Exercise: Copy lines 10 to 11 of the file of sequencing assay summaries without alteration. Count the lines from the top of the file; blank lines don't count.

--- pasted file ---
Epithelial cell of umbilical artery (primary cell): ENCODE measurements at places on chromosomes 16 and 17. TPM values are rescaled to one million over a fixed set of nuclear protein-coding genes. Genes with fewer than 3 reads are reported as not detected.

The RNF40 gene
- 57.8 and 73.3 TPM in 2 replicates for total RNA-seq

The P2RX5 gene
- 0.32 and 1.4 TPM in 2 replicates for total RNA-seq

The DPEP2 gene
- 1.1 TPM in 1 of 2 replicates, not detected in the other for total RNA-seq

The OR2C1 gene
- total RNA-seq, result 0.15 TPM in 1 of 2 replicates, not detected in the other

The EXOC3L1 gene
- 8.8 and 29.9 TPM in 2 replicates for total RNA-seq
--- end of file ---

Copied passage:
The EXOC3L1 gene
- 8.8 and 29.9 TPM in 2 replicates for total RNA-seq